There could very well be some residual value after the opening of the new road, but certainly not for convenience-store purposes. The carcasses of functionally obsolete convenience stores can be viewed from any recently moved.

JWallach-graph

Calculating the loss

Determining the property value after a road realignment plan is announced requires the stabilization of the declining income over the predictable remaining life of the property.

Consider, for example, a strip retail center. After the announcement but before construction, there may be no observable effect on retail sales at the center. From the time that the yellow barrels go up and the construction starts, and through the opening of the new road, however, sales and tenancy will decline.

Assuming the center is functioning at 95% of its gross potential at the time of the announcement, there may be a slight drop-off in the first and second year. But assuming a three-year building period for the roadway, leases that expire are not likely to be renewed. Leases in place also are in danger because patronage is expected to decline subsequent to the road opening.

The tenant will lack the ability to make the rental payments and may walk away. As spaces within the center go Notesdark, the property will lose its synergy of crossover customers. At the end of a 10-year period after the announcement, the center will be either dark or attract only an inferior class of tenant, and will at best be a marginal performer.

The property owner must analyze this declining income stream to determine a stabilized income over the remaining economic life of the property. The capitalization rate is then applied to the stabilized income over the property's remaining life as opposed to using the historic data, which becomes meaningless in the face of the changing traffic pattern.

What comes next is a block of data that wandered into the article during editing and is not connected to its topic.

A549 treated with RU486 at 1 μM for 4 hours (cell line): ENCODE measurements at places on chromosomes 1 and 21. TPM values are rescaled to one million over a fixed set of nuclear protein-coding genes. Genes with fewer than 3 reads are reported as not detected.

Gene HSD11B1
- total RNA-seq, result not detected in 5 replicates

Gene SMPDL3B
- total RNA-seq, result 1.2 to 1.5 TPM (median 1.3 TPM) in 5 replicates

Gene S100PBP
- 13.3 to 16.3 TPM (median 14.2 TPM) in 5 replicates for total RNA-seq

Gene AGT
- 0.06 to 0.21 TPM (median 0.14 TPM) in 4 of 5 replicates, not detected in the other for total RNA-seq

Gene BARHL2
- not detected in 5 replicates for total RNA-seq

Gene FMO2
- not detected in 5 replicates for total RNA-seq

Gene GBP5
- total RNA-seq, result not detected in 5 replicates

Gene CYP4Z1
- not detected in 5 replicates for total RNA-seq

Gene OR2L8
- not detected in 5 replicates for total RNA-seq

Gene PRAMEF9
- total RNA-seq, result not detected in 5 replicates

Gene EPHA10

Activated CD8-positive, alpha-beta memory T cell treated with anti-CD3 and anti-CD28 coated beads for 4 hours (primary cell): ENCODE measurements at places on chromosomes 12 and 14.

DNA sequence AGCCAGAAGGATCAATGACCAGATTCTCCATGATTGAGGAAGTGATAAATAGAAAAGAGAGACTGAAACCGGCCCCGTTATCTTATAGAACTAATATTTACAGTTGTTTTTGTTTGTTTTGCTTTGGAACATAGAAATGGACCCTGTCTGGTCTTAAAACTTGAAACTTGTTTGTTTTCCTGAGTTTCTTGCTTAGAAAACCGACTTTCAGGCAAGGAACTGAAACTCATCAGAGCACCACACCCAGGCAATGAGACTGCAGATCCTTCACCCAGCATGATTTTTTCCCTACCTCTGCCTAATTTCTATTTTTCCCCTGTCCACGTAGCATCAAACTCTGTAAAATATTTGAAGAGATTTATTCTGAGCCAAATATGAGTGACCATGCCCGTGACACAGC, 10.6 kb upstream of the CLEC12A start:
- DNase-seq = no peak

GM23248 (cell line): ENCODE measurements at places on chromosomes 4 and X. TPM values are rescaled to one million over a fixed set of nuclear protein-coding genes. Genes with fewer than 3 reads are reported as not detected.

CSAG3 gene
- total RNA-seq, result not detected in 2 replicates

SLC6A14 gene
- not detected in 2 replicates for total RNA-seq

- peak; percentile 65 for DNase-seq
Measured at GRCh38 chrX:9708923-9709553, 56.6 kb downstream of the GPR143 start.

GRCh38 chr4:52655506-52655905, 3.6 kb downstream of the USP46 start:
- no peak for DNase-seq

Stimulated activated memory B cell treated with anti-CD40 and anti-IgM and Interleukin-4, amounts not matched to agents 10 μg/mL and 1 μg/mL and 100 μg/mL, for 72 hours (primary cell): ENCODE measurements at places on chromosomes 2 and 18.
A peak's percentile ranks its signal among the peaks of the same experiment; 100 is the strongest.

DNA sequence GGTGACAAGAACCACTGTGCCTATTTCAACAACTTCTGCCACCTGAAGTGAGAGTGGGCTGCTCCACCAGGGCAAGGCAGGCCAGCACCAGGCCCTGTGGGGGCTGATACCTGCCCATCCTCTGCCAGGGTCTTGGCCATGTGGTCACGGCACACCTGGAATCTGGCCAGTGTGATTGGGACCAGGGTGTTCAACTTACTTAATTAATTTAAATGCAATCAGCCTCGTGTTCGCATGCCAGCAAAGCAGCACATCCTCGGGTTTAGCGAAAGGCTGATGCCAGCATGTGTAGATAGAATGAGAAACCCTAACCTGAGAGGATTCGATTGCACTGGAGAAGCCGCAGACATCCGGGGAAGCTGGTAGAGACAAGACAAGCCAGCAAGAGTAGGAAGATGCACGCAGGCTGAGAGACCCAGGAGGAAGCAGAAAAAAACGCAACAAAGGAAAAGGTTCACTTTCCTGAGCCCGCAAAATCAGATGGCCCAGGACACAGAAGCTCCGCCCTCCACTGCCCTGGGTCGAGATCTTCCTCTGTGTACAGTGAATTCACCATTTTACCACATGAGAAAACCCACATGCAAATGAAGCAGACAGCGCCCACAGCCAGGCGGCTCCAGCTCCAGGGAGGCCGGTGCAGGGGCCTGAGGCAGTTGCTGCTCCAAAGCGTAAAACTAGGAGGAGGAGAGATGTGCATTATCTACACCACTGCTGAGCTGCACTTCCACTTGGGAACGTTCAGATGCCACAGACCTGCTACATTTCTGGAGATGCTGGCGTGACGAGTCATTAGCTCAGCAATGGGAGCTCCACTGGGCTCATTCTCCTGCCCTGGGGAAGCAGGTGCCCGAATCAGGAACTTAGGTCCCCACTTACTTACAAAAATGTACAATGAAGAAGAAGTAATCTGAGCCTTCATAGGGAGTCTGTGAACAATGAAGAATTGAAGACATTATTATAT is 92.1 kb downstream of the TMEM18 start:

It is critical to remember that the property owner's loss of value occurs at the time the road relocation project is made public, not at some future date. Thus, delaying a tax assessment appeal will only add to the property owner's losses.

Wallach90Jerome Wallach is a partner in the law firm of The Wallach Law Firm, the Missouri member of American Property Tax Counsel, the national affiliation of property tax attorneys. He can be reached at This email address is being protected from spambots. You need JavaScript enabled to view it..

Continue reading
Sep
25

Lower Your Property Taxes with High Tech Tools

"Enter technology. Appropriate software and data management processes can yield consistent appeals results on a large scale. These tools leverage a variety of state and national data sources, both public and proprietary, to the taxpayer's advantage..."

By Walter Wolff, as published by Commercial Property Executive Blog, September 2011